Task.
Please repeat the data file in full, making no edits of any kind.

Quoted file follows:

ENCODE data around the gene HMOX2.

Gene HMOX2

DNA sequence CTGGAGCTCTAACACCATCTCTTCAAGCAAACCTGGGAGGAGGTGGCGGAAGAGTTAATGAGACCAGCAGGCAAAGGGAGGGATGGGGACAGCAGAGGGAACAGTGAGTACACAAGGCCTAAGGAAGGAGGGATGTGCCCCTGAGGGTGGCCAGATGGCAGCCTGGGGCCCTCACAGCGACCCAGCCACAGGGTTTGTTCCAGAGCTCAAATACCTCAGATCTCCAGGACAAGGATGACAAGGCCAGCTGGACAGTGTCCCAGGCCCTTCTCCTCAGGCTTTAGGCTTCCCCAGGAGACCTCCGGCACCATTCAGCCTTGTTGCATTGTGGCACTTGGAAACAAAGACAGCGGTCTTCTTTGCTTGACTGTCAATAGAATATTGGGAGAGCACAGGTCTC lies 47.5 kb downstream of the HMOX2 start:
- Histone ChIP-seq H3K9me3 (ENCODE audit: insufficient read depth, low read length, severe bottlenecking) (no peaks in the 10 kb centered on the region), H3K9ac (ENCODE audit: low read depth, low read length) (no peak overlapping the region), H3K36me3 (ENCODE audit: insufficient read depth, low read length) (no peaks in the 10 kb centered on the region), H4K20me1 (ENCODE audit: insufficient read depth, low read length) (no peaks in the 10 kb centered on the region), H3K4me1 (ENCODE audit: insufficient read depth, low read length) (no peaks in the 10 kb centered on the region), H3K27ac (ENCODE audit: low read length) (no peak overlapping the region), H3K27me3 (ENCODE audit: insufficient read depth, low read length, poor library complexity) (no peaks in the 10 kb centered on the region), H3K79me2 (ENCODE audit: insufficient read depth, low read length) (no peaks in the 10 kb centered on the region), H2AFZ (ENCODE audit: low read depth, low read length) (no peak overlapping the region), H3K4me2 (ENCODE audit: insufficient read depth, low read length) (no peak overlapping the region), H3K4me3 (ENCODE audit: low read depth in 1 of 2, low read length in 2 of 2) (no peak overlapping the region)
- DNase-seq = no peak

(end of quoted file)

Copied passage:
ENCODE data around the gene HMOX2.

Gene HMOX2

DNA sequence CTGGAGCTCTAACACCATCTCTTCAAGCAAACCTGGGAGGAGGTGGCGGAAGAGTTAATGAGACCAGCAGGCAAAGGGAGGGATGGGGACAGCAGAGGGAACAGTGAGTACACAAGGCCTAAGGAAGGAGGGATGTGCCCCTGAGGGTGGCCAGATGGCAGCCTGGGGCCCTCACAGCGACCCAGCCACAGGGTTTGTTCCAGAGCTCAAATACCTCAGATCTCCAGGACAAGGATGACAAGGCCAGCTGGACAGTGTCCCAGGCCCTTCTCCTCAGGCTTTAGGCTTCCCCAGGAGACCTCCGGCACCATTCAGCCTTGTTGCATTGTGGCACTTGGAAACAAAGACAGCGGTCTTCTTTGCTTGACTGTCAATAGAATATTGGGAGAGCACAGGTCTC lies 47.5 kb downstream of the HMOX2 start:
- Histone ChIP-seq H3K9me3 (ENCODE audit: insufficient read depth, low read length, severe bottlenecking) (no peaks in the 10 kb centered on the region), H3K9ac (ENCODE audit: low read depth, low read length) (no peak overlapping the region), H3K36me3 (ENCODE audit: insufficient read depth, low read length) (no peaks in the 10 kb centered on the region), H4K20me1 (ENCODE audit: insufficient read depth, low read length) (no peaks in the 10 kb centered on the region), H3K4me1 (ENCODE audit: insufficient read depth, low read length) (no peaks in the 10 kb centered on the region), H3K27ac (ENCODE audit: low read length) (no peak overlapping the region), H3K27me3 (ENCODE audit: insufficient read depth, low read length, poor library complexity) (no peaks in the 10 kb centered on the region), H3K79me2 (ENCODE audit: insufficient read depth, low read length) (no peaks in the 10 kb centered on the region), H2AFZ (ENCODE audit: low read depth, low read length) (no peak overlapping the region), H3K4me2 (ENCODE audit: insufficient read depth, low read length) (no peak overlapping the region), H3K4me3 (ENCODE audit: low read depth in 1 of 2, low read length in 2 of 2) (no peak overlapping the region)
- DNase-seq = no peak